Be in the Know!

Be in the Know!

Hey everyone! I really hope everybody had a very special holiday season! Over the past few weeks, I tried to compile a list of the best tips I had for hiking with a disability. I kept coming up with one common word : KNOW.

1. KNOW your disability.

Know what makes your disability unique, and prepare for it. For instance, people with Multiple Sclerosis are incredibly temperature sensitive, especially to heat. When I hike, I usually go in the springtime or fall, when the temperatures are cooler. I’m definitely not saying don’t go out in the summer time, just be prepared if you do. An AWESOME trick I’ve used are those emergency ice packs that you break to make cold. Those have saved me when I’ve needed to cool down quickly. The biggest tip I can give anyone, even those without a disability, is to keep hydrated. This may seem like a ‘no duh Mary” kind of tip, but it is SO important. I can’t stress it enough. You WILL be miserable if you don’t drink enough water.

2. KNOW your limits.

Fatigue is a very common symptom for those with chronic illnesses. I found out incredibly quickly how far I can hike before I hit what I call “the wall.” That’s the point where I realize that I am so worn out and so tired that I need to stop right that very second. Everyone’s limit is going to be different. Try to hike trails of different lengths before embarking on a huge hike. Do a one mile loop, then a two mile loop, etc.  There’s nothing worse than being in mile 3 of a hike, hitting “the wall” and still having 3 more miles to go before you can reach your car. That being said, know when to stop and turn around. There was one time Justin, Jordan and I went on a mini hike in East Hampton, Connecticut on a very hot day. I made it about a quarter mile into the woods before my legs started cramping up. As much as I hated it, I knew I had to turn around, and let the guys venture on by themselves. It turned out to be a really good decision, the hike was much steeper than originally thought, and I was already in bad shape early on.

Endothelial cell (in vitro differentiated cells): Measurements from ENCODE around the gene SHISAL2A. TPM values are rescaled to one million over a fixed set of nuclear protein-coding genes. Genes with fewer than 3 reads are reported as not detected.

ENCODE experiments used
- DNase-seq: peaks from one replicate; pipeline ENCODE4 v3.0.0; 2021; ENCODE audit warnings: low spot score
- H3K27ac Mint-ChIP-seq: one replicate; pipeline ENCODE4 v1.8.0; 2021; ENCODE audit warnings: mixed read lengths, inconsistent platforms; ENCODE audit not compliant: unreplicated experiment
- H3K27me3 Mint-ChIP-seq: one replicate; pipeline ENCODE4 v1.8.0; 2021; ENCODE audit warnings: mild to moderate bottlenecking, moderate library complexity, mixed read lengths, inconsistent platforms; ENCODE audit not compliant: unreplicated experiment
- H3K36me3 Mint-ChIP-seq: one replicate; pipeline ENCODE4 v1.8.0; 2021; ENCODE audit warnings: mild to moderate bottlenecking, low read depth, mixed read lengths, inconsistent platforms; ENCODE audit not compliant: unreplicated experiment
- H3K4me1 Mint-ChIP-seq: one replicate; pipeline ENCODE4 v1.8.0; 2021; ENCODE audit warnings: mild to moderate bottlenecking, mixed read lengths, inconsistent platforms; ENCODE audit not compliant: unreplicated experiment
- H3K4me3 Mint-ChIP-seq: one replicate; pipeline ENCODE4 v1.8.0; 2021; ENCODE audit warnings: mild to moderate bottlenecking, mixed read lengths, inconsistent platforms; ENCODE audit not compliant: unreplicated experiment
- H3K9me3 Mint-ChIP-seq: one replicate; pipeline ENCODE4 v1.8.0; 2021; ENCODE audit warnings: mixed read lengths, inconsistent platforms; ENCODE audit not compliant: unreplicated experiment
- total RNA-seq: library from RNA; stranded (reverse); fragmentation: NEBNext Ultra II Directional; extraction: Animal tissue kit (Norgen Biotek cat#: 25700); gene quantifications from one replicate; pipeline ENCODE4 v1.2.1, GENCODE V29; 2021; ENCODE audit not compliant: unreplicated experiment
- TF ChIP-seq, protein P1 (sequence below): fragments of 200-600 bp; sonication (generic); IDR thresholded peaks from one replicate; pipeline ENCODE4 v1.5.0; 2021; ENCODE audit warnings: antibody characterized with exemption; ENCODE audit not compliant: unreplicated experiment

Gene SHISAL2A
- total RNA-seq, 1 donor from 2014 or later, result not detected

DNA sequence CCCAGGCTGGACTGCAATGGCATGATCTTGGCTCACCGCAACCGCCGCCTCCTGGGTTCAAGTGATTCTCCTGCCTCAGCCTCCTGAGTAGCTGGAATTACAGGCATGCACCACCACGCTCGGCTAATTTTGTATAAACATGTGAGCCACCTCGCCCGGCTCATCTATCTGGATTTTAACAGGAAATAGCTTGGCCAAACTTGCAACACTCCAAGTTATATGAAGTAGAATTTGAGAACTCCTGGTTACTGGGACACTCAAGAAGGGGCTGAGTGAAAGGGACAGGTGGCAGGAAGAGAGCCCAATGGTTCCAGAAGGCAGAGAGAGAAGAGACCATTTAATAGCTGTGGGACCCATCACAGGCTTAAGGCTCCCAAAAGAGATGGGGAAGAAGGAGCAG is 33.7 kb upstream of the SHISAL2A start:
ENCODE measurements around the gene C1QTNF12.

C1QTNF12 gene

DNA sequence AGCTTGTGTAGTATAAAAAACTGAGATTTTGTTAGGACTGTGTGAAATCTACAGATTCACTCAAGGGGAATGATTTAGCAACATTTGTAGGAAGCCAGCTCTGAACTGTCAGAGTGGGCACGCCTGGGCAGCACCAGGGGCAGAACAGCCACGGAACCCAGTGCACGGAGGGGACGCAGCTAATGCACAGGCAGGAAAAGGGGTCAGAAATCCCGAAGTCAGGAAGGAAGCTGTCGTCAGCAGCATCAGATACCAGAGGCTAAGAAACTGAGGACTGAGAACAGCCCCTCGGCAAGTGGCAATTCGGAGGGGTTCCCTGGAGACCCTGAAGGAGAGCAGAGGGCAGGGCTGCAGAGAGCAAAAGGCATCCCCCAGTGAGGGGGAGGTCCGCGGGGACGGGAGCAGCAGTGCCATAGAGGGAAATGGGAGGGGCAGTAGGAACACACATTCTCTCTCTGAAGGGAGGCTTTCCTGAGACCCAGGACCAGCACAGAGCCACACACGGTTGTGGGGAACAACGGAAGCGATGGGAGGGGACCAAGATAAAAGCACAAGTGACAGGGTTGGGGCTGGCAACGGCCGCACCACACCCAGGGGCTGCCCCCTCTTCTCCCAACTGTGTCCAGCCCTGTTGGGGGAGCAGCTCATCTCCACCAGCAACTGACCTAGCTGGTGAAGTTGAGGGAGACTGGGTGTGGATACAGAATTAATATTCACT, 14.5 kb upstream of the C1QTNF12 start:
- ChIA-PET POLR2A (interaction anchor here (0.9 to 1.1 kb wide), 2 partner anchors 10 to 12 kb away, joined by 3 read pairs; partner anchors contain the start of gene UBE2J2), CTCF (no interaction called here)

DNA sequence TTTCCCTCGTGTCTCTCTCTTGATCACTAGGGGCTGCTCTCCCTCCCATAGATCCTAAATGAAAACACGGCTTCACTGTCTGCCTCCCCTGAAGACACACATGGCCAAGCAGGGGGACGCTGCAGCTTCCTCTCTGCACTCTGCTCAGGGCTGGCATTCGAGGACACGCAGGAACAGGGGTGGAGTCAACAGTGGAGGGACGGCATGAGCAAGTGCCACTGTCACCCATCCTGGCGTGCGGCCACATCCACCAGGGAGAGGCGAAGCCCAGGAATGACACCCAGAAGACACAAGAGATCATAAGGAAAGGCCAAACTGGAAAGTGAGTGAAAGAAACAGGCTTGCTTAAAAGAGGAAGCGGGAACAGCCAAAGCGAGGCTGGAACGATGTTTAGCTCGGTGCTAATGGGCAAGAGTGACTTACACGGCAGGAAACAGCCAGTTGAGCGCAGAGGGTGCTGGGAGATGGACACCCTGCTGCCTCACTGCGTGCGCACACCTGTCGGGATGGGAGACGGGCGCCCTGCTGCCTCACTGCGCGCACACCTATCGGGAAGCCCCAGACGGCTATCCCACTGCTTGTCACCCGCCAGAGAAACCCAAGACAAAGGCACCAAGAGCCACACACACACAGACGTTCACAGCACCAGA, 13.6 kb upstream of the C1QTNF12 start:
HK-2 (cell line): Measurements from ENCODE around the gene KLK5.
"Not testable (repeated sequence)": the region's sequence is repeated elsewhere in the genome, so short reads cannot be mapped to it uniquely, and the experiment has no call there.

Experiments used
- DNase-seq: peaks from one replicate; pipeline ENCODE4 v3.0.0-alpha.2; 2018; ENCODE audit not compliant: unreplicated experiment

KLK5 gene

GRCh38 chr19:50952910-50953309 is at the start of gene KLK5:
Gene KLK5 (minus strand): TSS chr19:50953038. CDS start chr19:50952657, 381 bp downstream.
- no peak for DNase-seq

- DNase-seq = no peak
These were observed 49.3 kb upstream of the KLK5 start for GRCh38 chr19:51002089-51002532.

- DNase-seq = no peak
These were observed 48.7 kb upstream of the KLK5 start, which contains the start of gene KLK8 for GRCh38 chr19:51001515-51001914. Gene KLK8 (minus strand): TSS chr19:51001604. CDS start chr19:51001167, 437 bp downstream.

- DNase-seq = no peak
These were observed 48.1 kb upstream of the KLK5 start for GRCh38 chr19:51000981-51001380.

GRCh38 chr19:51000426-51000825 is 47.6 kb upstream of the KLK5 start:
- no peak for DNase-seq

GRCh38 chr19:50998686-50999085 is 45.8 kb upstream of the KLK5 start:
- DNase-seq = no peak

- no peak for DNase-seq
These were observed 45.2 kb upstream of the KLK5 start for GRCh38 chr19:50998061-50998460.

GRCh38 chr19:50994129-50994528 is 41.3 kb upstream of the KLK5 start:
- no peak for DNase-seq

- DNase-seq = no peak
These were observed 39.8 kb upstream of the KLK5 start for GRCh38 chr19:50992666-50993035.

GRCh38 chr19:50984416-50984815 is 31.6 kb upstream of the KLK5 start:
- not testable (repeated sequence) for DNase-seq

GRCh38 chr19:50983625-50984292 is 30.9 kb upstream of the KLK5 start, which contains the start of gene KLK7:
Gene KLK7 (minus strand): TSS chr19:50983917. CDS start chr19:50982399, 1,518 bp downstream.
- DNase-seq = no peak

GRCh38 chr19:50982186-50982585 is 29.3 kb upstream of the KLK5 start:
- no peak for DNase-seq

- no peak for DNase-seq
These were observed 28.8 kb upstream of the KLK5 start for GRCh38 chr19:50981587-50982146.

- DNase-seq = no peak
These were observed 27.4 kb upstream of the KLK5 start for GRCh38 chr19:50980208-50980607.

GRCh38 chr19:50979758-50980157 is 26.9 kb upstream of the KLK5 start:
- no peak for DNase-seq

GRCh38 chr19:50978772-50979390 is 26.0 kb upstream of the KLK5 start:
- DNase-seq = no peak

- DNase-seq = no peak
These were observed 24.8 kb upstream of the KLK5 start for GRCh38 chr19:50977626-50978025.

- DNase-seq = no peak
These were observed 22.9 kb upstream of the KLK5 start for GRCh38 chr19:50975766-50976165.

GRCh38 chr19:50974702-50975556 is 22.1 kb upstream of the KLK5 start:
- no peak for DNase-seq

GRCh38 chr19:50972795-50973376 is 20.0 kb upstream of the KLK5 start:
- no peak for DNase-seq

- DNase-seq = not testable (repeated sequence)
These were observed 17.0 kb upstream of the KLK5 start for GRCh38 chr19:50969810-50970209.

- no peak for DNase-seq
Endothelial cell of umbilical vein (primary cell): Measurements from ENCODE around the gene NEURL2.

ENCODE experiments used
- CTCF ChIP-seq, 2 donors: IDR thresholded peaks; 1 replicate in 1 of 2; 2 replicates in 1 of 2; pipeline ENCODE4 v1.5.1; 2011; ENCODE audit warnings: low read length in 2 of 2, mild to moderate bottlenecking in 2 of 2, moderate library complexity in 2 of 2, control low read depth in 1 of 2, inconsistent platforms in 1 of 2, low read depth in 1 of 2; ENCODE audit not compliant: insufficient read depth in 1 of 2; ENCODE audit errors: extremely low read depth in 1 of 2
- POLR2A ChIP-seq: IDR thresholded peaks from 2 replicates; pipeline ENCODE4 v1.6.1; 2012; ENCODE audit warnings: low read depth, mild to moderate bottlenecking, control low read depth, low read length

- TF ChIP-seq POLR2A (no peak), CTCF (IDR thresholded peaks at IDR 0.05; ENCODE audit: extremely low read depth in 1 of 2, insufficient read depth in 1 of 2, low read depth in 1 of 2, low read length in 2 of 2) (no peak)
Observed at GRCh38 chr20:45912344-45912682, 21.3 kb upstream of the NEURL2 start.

3. KNOW yourself.

Know what makes your symptoms occur, and what makes them disappear! If you get muscle cramps, bring the medicine that makes it go away. (as long as it won’t make you drowsy on the trails! NOT a good idea!) If you know that your arm may be sore, bring Ibuprofen or the likewise!  Always stop to rest when you begin to feel tired. Pushing yourself is not going to make the hike pleasurable. You will end up incredibly tired and grumpy towards the end. The hike may take an extra hour than originally planned, but who cares? You may even find something really awesome where you stop to rest that you never would have found.

How to let other people know: The one thing you can’t plan for: accidents.  Even though they are rare, accidents happen, and it’s important for medical personal to know everything about you very quickly. It can save your life. When I’m hiking, I keep a list on me of some very important things: My disability, my medicines, my allergies, my doctors, and emergency contacts.

If anyone else has tips, I would love to hear them! Leave a comment at the bottom of the page to tell me how you prepare for hikes!